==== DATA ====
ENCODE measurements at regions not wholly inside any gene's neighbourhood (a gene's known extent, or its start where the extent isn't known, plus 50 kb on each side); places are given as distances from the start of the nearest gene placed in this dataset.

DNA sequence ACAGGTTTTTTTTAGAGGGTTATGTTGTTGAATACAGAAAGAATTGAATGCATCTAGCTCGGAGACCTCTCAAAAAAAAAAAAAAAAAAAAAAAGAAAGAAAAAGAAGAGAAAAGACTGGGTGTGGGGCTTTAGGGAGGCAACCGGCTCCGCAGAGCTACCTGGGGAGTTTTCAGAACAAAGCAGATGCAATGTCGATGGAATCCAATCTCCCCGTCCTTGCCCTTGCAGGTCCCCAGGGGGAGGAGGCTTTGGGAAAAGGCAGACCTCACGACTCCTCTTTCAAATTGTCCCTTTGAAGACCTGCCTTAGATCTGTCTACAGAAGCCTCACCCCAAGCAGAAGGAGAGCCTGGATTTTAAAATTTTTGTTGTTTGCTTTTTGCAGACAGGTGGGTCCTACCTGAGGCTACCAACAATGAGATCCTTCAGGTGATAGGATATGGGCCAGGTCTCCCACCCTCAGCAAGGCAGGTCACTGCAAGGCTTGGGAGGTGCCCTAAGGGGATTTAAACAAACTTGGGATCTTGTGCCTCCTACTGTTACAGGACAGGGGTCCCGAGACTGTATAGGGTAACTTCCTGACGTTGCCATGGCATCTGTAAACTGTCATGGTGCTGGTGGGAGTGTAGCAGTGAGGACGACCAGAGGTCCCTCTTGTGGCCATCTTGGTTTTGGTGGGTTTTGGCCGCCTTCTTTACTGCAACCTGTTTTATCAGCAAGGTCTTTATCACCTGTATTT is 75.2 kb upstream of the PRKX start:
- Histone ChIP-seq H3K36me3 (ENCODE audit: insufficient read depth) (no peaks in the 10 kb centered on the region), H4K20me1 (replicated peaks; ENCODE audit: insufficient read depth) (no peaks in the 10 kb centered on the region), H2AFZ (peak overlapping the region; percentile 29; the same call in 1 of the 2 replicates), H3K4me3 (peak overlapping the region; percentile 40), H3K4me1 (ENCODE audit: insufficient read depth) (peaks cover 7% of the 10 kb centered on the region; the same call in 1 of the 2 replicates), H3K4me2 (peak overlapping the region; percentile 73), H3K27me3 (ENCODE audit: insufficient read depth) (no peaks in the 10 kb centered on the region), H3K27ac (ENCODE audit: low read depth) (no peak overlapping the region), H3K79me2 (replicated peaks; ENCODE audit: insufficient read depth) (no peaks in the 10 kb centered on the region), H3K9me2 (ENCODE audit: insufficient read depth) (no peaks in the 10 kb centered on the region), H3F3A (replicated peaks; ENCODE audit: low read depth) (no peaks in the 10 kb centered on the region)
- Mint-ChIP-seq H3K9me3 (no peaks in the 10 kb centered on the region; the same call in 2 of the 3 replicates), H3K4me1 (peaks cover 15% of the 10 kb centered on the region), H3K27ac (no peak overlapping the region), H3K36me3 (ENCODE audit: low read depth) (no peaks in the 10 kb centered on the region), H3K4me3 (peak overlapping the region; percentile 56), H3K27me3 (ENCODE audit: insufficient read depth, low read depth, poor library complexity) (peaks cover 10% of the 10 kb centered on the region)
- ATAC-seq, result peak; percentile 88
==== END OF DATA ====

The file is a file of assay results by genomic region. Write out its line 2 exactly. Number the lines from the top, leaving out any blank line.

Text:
DNA sequence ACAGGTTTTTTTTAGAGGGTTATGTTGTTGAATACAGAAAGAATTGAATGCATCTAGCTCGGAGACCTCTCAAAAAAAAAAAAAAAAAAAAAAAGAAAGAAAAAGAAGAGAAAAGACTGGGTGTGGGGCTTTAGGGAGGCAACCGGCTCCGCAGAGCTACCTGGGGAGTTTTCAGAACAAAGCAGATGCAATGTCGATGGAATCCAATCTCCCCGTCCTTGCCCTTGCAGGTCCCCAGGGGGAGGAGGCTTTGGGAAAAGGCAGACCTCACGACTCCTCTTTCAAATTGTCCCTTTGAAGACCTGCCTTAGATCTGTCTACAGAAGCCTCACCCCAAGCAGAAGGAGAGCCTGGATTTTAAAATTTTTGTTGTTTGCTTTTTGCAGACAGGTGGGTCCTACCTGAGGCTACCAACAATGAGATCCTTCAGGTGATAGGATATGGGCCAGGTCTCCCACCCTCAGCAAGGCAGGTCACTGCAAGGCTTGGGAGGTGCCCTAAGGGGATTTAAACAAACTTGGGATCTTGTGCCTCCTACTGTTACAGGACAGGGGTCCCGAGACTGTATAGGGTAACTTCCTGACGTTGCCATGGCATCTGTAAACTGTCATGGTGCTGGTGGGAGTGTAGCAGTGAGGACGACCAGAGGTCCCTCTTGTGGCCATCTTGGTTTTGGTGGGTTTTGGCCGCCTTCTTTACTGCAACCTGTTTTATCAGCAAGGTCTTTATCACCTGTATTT is 75.2 kb upstream of the PRKX start: